This weekend, like many of you, I will be consuming grilled food, drinking party beverages, and hopefully soaking up some rays poolside. But, Memorial Day is so much more than just the start to the summer season. Personally, I think it is one government holiday that we can baptize just a bit. So prepare to learn seven ways we can observe Memorial Day as Catholics.
1. First and foremost, we pray for the dead. Memorial Day was originally established to honor Civil War dead. Unfortunately, we’ve had many more wars since then, and many more dead to remember. Has anyone in your family perished during a war the U.S was involved in? Search through your family tree and find out. Pray for your deceased family members, and if you have not lost anyone in conflict, pray for one of the many other souls. Consider having Mass said for someone specific who served.
2. Visit a military cemetery to say prayers, or participate in a wreath laying ceremony. If you don’t live near a military cemetery, (try checking here first), you can go to your local cemetery and look for plots marked with a government issued headstone, or medallion. These markers are offered to all veterans so you will have to read the inscriptions to learn whether or not the deceased died while serving or afterwards.
3. Memorial Day is different from Veteran’s Day (November 11th) because the latter commemorates all veterans. In November, consider visiting with friends and relatives who’ve served. On Memorial Day, why not invite to your cookout a family who’s loved one paid the ultimate price in service to their country, or offer to attend Mass with them. Ask how they’re doing, and make a note of the anniversary of their relative’s birthday and death. Plan now (set a reminder on your phone) to send a Mass card or offer prayers on those days (or any other significant anniversary or event, like the reception of a posthumous award.)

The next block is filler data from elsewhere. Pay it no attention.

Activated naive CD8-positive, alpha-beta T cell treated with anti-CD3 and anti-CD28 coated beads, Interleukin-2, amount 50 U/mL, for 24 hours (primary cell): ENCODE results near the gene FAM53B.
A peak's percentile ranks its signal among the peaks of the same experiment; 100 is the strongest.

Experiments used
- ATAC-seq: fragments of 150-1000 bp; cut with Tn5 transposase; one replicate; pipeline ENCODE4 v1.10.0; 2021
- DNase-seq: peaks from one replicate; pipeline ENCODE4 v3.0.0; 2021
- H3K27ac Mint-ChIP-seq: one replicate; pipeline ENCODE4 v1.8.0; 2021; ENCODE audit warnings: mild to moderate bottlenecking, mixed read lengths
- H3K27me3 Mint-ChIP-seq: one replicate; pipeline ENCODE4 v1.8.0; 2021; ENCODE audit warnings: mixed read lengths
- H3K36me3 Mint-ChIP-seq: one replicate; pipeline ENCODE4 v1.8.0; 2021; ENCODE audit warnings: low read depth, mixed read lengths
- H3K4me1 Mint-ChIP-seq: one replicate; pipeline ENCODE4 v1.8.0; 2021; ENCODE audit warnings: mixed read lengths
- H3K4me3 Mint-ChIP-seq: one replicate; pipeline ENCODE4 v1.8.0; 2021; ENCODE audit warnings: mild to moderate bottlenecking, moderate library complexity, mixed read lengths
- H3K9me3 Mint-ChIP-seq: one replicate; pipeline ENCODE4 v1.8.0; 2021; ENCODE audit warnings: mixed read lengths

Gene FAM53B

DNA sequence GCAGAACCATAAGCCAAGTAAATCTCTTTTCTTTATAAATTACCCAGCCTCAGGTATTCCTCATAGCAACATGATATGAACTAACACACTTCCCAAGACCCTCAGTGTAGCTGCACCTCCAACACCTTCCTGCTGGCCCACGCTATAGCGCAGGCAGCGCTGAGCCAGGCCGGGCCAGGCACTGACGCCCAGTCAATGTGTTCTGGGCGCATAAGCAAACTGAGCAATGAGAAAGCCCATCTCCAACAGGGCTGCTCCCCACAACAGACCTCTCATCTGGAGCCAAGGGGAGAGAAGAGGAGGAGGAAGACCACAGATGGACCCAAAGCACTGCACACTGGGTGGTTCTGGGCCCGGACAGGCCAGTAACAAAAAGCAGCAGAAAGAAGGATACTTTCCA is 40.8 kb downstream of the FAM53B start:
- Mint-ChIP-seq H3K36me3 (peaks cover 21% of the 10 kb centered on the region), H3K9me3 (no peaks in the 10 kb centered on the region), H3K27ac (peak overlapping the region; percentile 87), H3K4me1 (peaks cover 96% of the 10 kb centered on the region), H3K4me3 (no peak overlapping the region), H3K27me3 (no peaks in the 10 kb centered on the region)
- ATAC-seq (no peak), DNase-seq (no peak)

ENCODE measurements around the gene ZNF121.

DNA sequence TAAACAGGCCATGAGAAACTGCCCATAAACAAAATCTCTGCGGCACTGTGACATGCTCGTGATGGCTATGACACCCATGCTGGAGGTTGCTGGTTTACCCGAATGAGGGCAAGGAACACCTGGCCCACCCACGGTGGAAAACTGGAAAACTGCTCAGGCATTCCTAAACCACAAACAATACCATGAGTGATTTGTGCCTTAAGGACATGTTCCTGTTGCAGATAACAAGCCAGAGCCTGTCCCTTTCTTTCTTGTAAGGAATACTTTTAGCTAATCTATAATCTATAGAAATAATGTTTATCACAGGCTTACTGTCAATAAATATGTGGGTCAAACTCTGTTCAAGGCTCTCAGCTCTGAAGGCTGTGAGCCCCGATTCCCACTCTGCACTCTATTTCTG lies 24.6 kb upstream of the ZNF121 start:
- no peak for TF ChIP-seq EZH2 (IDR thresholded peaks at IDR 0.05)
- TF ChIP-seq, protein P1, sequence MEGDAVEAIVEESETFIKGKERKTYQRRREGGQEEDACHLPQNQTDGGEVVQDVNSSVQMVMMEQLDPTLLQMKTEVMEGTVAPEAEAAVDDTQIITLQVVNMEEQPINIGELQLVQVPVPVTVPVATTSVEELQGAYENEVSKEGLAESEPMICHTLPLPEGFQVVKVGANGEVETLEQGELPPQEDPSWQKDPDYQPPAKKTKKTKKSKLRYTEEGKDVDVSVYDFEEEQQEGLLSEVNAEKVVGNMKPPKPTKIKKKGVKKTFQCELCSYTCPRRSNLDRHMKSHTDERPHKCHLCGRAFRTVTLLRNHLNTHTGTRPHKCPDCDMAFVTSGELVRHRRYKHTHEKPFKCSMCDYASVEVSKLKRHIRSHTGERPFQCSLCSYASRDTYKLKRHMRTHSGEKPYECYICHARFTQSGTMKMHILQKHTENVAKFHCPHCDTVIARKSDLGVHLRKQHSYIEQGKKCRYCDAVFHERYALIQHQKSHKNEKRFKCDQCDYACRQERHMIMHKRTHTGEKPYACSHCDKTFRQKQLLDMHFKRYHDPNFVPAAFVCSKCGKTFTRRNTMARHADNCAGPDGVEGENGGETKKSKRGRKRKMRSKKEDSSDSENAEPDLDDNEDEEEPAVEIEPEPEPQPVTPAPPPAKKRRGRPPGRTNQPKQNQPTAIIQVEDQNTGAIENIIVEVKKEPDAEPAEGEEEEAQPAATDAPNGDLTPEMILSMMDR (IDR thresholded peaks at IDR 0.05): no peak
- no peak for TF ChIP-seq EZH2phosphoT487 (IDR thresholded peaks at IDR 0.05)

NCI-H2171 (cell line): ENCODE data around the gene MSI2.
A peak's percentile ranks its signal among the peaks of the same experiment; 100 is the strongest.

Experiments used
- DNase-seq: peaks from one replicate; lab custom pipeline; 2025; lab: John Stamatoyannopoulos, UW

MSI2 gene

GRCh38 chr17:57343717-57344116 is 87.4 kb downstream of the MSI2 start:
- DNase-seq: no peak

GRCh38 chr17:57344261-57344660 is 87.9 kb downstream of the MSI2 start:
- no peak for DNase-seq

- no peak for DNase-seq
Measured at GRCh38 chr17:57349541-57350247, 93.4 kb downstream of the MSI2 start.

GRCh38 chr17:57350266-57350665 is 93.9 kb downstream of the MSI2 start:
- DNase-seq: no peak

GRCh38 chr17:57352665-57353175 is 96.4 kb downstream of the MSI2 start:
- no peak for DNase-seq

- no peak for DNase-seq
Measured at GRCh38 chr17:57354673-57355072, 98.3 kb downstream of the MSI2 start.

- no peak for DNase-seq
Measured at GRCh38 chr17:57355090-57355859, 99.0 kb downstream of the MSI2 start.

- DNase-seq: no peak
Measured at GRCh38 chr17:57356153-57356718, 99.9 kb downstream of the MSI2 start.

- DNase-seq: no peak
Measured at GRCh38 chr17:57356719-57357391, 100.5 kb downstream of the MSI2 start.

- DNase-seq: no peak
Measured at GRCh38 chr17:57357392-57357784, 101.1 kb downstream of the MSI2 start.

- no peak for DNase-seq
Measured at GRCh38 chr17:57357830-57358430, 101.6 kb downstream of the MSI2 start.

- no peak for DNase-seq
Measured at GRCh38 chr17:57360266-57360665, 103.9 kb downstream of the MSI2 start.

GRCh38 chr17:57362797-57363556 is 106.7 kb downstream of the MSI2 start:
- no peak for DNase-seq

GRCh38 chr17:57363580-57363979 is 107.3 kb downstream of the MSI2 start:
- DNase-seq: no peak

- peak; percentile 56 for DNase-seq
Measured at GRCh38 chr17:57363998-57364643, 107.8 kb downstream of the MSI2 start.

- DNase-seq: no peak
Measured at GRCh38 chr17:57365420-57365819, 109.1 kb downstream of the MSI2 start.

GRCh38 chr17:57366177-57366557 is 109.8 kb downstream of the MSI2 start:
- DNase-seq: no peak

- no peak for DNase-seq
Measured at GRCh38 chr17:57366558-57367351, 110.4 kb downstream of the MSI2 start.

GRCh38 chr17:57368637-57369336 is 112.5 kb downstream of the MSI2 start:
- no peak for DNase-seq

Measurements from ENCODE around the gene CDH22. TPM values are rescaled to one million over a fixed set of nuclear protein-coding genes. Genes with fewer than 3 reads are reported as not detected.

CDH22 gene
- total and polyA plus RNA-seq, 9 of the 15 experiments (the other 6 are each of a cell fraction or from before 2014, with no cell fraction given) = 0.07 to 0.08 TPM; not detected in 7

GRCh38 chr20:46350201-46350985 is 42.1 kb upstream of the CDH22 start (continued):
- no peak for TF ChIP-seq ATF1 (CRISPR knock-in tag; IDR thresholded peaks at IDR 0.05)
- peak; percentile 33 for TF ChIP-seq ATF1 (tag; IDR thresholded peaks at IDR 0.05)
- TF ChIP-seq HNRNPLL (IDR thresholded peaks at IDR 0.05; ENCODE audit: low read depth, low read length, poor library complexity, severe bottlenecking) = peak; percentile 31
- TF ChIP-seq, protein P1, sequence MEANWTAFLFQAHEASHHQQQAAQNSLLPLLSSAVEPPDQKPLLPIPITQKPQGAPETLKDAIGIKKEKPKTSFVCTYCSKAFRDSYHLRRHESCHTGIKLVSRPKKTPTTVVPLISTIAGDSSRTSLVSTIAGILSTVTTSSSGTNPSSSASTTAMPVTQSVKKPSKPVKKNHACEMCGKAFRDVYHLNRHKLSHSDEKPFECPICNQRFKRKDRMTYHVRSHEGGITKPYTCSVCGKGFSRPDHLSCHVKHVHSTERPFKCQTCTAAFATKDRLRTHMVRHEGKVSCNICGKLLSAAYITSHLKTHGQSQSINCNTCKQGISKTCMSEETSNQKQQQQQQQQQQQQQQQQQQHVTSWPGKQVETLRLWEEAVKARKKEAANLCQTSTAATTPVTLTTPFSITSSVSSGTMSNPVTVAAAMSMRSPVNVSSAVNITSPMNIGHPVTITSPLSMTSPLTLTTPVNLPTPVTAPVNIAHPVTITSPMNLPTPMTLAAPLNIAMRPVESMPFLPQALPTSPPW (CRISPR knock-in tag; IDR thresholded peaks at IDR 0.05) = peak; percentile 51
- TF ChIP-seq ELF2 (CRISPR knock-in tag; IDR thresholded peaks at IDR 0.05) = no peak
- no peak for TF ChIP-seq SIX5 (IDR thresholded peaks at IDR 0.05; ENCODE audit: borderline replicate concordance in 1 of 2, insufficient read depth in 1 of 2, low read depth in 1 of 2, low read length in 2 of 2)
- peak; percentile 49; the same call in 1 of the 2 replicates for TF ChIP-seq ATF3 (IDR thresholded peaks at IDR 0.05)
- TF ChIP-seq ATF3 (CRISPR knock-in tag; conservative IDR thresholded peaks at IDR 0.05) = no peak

4. Learn about soldier saints from throughout Church history. St. Michael the Archangel, St. George, St. Sebastian, St. Martin of Tours, St. Joan of Arc, St. Ignatius of Loyola, are a few of the more popular. Potamitus Press has a wonderful book called ‘Warrior Saints’ which shares stories of several popular saints and a some more familiar in the Eastern Rite.
King Saint Louis IX died while on his Second Crusade, and St. Moses the Black was killed as he fought off monastery invaders. Let your kids know soldiers have been a part of church history from the beginning. If your family includes veterans, active duty military or those killed while serving, consider picking a military patron (or two!) and remembering those loved ones on that day as well.
5. There are currently two military chaplains with causes open in the U.S.: Venerable Father Emil Kapaun, who died while interned at a Chinese POW camp, and Servant of God Father Vincent Capodanno who died giving last rites to wounded Marines in Vietnam. Several other heroic priests, including a few who died in battle, are described in this article and this article. When discussing vocations, don’t forget to mention the Archdiocese for Military Services, USA. So long as there are Catholics serving in the military, there will be a need for chaplains to provide them with the Sacraments.
6. Consider supporting charities that help the families of fallen soldiers. Set up a lemonade stand on your block, sell ice cream at the community pool, or organize another fundraiser to take advantage of the crowds out and about for the holiday. Here are just a few charities I’ve found with a quick search. American Widow Project The Wingman Foundation Fallen Patriots Snowball Express
7. And a quick plug for Ven. Arbp. Fulton Sheen’s Wartime Prayer Book – perhaps buy and distribute to active duty military in honor of a fallen soldier, or simply buy it to read on your own.
What are your weekend plans? Write them down then link them up below! Don’t forget to include a link back to this post so your readers can find the rest of the Quick Takes. I look forward to reading your posts!